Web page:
Monday, October 24, 2016

Small-lot developments popping up all over Silver Lake

Tony Cella

Small-lot developments, which allow multiple, single family homes to be packed into the same lot, are the big thing right now all over Silver Lake. In fact,  three separate projects – on Glendale Boulevard, Lucile Avenue and Waverly Drive – proposed under the city’s small-lot ordinance came up at a Wednesday night community meeting.   Here’s a run down of each project and the reaction from the neighborhood council members and residents:

Nine Houses Proposed For A Glendale Boulevard Hillside

Glendale project rendering/Marcus McInerney

The Silver Lake Urban Design and Preservation Advisory Committee approved a property owner’s plan to carve out a hillside along Glendale Boulevard to build nine houses on an approximately 21,500 square feet of  as long the developers come back with a design for further approval.

Architect Hunter Leggitt asked the committee to support their request to ignore a street widening measure that would create 17 feet of sidewalk and a retaining wall – in case the city decides to turn the boulevard into a highway –  in favor of  allowing room to provide front doors and steps, or possibly a front porch area, which the committee suggested.

An exemption to the measure would also allow the property owner to preserve a historic staircase running adjacent to the property along the non-existent stretch of Loma Vista Place, which the city planned, at some point, to run alongside the development site, which is located in the 220o block of Glendale between Earl Street and Cove Avenue.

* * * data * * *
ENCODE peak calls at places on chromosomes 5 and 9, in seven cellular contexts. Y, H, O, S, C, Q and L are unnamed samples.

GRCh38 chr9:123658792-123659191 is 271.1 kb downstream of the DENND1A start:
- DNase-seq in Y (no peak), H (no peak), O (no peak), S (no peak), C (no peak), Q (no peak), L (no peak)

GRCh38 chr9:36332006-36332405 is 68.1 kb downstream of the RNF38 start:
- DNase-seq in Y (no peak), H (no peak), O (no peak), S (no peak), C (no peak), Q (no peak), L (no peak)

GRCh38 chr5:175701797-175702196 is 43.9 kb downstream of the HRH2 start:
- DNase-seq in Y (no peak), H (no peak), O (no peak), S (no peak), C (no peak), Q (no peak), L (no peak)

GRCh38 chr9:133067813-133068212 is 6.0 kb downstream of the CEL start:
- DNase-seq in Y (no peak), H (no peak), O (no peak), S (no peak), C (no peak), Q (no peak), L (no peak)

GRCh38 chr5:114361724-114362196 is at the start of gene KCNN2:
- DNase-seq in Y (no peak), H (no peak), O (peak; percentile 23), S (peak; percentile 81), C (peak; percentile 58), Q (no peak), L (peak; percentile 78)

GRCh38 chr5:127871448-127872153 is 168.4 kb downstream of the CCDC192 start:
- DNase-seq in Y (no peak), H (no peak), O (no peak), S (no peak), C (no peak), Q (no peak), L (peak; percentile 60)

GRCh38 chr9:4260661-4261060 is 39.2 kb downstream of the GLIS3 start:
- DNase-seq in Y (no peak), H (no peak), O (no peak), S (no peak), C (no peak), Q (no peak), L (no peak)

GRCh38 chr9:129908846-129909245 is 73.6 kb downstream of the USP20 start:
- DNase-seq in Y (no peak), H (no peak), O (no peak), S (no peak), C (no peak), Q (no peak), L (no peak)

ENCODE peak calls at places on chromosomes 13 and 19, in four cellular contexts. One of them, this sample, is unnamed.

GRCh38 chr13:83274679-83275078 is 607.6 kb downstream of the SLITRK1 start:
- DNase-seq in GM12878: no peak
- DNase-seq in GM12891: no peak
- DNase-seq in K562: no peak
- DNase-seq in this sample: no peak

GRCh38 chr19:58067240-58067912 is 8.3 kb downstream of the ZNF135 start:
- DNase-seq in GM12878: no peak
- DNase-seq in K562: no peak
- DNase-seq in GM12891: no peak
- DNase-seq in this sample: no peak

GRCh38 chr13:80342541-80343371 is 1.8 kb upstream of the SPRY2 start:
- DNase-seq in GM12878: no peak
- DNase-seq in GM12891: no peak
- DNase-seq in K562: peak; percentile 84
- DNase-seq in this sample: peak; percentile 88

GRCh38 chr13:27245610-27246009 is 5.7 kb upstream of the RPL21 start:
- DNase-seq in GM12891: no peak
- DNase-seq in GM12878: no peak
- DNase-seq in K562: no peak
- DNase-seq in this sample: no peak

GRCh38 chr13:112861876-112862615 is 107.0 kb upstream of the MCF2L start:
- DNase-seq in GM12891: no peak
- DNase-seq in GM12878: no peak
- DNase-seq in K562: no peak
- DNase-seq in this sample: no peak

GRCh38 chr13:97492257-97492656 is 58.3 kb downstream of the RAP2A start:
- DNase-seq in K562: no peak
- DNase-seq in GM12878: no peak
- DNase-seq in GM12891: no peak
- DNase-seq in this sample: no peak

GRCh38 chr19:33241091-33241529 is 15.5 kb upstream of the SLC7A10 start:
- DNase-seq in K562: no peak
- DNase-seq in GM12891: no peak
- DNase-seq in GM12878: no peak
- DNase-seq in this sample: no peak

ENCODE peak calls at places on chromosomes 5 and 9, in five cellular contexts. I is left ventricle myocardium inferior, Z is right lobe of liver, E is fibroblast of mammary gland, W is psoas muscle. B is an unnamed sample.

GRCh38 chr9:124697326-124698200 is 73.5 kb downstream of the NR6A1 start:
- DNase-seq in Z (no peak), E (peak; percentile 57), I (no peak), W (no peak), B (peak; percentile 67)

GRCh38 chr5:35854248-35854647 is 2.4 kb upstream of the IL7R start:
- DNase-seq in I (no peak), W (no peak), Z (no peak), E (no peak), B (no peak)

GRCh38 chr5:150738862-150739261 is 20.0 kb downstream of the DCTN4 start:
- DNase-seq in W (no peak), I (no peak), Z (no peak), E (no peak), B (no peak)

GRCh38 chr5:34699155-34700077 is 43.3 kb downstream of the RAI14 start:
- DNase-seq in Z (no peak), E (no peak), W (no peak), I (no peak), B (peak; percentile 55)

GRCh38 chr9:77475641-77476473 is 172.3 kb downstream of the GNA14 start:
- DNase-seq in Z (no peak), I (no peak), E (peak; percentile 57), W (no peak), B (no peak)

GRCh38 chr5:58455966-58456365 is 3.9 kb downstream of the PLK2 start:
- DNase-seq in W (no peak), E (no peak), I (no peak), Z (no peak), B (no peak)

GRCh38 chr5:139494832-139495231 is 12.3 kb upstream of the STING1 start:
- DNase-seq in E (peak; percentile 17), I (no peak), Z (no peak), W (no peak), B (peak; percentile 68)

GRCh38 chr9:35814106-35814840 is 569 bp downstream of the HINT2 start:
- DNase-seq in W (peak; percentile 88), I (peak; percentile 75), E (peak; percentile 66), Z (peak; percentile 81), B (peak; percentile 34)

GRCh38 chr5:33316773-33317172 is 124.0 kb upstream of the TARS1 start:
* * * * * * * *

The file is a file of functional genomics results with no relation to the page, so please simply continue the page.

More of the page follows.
Each house would have three stories, two bedrooms,  a two-car garage, rooftop deck but no visitor parking. The property owner owns a single house on the lot, which will remain after the construction. The architect guessed the estimated 1,800 square foot houses will sell for around $700,000. The dwellings will share a common recycling area and garden.

One neighbor raised concerns about building the houses on the hillside. “That’s a crazy steep hill,” he said. “It’s essentially a cliff.”

Leggitt countered the builders would use a combination of shoring and retaining walls to bolster the structures.

Five Homes For 2925 Waverly Drive

Waverly Drive project renderings/Marcus McInerney

A developer plans on building five, single-family homes at 2925 Waverly Drive through the small lot ordinance has stirred opposition from neighbors.

The size of each home will fall between 1,700 to 1,950 square feet,  with each squeeze three bedrooms, two bathrooms and a two-car garage into the three story structures. The project for the lot, which  at present hosts one single- family home,  may require an exception from the city for guard rails enclosing the building’s rooftop terraces. The top of those guard rails  will exceed the height limit for the area, according to developer Sam Trude who has occupied a home adjoining the property since July.

Trude claims the project won’t affect neighbors’ views or impact parking because it isn’t quite the largest structure on the street, which he says is already home to dense condos in addition to smaller homes.